• Unemployment is a big area of the course yet was hardly examined in the 2015 exam – it was a small part of a short answer question and hasn’t been examined as an essay since 2013. So that’s 2 years without an essay question, making this a likely choice!
  • Since 2009 it’s appeared in every single exam in some way – across short answer of essay questions, so based on this it’s going to appear in this paper, it’s just going to be a question of whether it’s a short answer or an essay (although I believe an essay given it was short answer in 2015!)
4. Macroeconomic Policy Mix on Economic Objectives
  • So this one is a bit of a catch all…Fiscal and Monetary policy are huge parts of the course, and their impacts on the economy, so it’s always likely there will be a  Discuss [Insert Type of Policy] impact on [Insert Economic Objectives] style question
  • In saying this, last year there was a Microeconomic Policy and Impact on Objectives, which suggests, this year it may be Macroeconomic Policies turn for a broad question like this! A broad Macroeconomic Policy Mix question and it’s impact on economic objectives hasn’t appeared since 2013 and then 2009 – so I feel like this is the year!
  • Often Fiscal and Monetary policy are broken up for specific questions, but with the recent ineffectiveness of Monetary policy, it’s likely they may combine them into a Macroeconomic question, and ask you to explore the impact of the ‘mix’ of these two policies.
  • This is evident by the fact that in 2015 it was asked as ‘Macroeconomic Policy on External Stability’. Furthermore, Fiscal and Monetary haven’t been asked as separate essay questions since 2011!
  • Of course, they may look to make it a Macro Policy Mix question but on specific objectives – this is where they then may focus this on UE and Income Distribution!
5. Possible – Distribution of Income & Wealth
  • This has been an under tested component of the course in recent years compared to its prevalence in earlier exams and it’s importance in the Australian economy.
  • In 2007 it was tested as short answer, it wasn’t tested in 2008 or 2009, and then was examined as an essay in 2010 and 2011, a short answer in 2012, and then in 2014 it was part of an essay question looking at impact of labour market reform and fiscal policy on income inequality.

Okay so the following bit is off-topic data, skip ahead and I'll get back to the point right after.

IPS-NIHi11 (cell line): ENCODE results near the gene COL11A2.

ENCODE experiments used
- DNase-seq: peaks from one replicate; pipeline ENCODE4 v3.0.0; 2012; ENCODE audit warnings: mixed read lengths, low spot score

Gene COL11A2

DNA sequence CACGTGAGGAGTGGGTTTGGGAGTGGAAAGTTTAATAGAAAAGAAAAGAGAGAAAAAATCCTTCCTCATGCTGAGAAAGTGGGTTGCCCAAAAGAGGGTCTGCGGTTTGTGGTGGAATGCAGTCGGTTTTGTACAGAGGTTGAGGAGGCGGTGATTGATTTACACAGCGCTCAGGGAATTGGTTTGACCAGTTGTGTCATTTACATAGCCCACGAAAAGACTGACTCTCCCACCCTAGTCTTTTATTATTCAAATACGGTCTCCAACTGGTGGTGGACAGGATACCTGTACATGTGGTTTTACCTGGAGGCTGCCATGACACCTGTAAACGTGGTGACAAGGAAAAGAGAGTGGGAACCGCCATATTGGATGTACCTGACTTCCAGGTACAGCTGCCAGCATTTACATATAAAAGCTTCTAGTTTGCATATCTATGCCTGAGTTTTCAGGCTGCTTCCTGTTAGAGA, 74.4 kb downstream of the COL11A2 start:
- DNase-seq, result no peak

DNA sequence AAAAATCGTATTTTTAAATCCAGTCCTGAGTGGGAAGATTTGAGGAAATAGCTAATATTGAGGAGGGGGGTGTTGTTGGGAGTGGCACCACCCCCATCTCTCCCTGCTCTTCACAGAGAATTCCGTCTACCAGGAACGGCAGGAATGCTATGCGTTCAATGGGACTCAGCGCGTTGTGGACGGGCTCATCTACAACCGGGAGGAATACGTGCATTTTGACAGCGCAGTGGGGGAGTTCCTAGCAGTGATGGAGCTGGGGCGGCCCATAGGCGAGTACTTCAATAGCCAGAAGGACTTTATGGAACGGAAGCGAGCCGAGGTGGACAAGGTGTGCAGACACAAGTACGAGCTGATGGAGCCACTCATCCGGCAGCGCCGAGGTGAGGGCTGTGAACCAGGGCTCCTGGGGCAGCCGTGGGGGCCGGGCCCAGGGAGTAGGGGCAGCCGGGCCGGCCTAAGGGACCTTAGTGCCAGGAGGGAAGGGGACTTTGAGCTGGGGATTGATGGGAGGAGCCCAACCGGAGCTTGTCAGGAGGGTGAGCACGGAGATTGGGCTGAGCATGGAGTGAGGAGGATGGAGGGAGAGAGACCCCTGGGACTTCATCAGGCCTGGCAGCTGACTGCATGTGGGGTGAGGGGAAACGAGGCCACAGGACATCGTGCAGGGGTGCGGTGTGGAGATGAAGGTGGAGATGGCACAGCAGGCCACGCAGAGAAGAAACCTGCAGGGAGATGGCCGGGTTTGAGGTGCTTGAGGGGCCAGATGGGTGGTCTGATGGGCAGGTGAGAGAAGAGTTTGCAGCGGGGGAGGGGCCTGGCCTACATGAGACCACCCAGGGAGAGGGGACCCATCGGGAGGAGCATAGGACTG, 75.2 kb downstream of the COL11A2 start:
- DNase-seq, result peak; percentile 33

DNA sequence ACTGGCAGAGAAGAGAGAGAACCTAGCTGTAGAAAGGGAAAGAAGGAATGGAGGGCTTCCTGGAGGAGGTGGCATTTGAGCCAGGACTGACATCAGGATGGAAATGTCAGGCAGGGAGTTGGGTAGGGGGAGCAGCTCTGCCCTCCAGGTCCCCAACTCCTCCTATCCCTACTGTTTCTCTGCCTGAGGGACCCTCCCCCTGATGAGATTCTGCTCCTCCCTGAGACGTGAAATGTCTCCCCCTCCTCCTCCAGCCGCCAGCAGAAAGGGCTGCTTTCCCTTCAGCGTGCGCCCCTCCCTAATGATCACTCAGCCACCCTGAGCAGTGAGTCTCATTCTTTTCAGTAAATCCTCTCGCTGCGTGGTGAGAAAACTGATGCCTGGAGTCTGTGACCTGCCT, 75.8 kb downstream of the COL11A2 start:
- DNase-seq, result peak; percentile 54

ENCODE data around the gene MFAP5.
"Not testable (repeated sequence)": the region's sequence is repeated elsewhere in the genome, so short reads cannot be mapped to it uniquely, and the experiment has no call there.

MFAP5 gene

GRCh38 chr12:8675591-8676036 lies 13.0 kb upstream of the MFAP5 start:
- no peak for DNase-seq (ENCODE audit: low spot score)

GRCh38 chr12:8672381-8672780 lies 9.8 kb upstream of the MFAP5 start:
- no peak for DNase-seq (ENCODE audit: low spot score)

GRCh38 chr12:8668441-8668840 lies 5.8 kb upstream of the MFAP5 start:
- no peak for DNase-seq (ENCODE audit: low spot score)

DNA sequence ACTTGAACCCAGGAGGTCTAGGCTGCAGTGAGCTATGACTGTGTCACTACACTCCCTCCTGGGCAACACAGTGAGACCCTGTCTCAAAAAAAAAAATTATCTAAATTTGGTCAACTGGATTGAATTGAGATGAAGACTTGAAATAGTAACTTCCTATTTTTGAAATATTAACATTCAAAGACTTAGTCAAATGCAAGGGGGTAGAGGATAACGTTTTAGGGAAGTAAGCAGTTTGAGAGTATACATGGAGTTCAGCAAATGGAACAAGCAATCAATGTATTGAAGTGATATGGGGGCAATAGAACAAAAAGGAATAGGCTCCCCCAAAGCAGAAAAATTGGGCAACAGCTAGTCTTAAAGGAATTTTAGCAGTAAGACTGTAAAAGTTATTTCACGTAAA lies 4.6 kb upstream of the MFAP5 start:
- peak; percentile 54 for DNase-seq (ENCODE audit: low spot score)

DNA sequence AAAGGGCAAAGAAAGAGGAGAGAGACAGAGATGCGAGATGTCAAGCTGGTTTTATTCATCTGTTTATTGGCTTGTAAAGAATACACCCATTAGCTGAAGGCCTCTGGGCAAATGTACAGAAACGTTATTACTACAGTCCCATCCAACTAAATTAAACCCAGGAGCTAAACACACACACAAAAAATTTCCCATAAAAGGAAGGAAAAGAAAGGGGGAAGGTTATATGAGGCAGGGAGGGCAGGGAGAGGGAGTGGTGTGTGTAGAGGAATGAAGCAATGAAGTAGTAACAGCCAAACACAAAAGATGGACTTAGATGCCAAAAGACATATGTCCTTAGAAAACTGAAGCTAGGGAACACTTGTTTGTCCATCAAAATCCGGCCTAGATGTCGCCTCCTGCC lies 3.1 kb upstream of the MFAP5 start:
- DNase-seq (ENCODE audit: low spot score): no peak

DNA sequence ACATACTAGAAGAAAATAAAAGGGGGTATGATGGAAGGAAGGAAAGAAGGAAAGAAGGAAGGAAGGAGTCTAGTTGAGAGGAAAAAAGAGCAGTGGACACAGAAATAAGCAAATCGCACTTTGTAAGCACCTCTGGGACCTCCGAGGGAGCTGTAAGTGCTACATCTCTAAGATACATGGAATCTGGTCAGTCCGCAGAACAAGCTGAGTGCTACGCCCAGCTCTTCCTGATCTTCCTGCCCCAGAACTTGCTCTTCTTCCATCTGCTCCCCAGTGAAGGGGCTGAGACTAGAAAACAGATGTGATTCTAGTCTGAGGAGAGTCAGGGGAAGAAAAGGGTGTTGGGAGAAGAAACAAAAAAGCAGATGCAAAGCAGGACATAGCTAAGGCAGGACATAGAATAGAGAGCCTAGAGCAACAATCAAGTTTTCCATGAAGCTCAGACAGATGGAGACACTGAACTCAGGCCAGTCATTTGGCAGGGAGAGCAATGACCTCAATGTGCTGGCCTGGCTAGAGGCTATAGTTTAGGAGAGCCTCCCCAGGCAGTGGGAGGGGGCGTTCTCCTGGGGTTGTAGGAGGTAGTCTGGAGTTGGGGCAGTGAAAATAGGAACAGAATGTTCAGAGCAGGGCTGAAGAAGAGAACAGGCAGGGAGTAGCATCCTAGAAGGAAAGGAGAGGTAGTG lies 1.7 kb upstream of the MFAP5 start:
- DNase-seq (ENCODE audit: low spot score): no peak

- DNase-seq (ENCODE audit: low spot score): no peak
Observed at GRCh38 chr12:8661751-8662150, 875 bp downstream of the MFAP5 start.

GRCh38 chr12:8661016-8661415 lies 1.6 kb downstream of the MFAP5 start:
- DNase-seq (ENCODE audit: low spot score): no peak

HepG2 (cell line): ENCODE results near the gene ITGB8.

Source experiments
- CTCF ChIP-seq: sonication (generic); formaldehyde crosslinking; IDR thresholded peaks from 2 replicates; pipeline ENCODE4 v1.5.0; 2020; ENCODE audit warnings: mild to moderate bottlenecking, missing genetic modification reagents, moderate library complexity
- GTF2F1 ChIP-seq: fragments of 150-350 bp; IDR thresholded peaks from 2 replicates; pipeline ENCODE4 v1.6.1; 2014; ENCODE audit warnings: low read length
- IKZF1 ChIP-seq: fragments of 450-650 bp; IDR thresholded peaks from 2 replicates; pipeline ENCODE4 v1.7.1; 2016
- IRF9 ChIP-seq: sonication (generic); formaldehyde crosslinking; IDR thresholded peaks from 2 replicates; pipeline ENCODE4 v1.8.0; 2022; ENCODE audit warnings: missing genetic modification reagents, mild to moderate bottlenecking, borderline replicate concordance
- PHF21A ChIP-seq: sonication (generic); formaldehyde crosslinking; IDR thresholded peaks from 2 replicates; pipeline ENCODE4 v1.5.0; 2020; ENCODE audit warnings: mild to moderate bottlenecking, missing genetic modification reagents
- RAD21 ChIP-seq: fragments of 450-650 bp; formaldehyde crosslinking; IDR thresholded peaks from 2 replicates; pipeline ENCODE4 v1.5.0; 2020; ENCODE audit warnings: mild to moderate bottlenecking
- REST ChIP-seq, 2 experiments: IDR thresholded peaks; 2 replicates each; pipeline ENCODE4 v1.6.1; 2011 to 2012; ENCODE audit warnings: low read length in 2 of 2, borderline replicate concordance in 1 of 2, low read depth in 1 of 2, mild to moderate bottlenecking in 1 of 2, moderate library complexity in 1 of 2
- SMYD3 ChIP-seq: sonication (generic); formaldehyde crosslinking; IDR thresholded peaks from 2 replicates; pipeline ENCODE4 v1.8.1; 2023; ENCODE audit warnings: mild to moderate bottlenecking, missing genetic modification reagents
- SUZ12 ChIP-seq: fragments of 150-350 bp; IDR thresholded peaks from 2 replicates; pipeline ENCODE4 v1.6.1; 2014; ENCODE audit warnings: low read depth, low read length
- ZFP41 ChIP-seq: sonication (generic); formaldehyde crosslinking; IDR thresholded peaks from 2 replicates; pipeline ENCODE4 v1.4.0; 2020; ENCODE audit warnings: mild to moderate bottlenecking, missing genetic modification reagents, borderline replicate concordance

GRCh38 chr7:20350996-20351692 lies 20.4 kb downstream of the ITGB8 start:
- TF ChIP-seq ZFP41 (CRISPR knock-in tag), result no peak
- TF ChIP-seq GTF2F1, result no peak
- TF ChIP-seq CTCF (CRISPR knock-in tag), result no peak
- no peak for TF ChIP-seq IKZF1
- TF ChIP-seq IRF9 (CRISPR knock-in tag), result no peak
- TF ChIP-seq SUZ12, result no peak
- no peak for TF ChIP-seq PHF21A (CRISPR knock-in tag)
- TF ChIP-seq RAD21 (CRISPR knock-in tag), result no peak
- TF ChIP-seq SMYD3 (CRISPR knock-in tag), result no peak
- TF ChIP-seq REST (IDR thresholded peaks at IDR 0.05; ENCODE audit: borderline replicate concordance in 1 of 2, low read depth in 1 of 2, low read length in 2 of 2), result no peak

• So in terms of a trend, it appears that it appears and then takes 1-2 years off, before re-appearing! So this means we could see it this year (if not this year, it will be in next years!)
  • Over the last year with the election, income distribution has been on the political economic agenda in relation to the budget and tax changes, (in fact Labour put it squarely on the agenda as a core part of their policy offering as it was a position of strength for them relative to the Coalition) so this also means it was likely on the markers radars when they were writing the paper.

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Short Answers

1. Balance of Payments/External Stability
  • This is pretty much examined every single year somewhere across the HSC economics paper! It’s appeared in 9 out of the last 9 papers in some form, so this makes it a high bet that it will also appear in this years paper.
  • Last year it was examined as an essay question, and the year before as a SA question, so it’s likely it will appear as a SA question in 2016!
  • Furthermore, as highlighted earlier, this year the $AUD has remained resistant to further depreciation, bucking economists modelling, and further creating implications for our TOT and therefore our Balance of Payments. Of course, this may just end of being examined in essays part of impact of $AUD on our external stability/BOP and not a SA question as well!
  • Our terms of trade have also been on a steady decline over the last couple of years and with ongoing depreciation of the $AUD predicted ($0.67) this will continue to worsen, raising ongoing BOP concerns.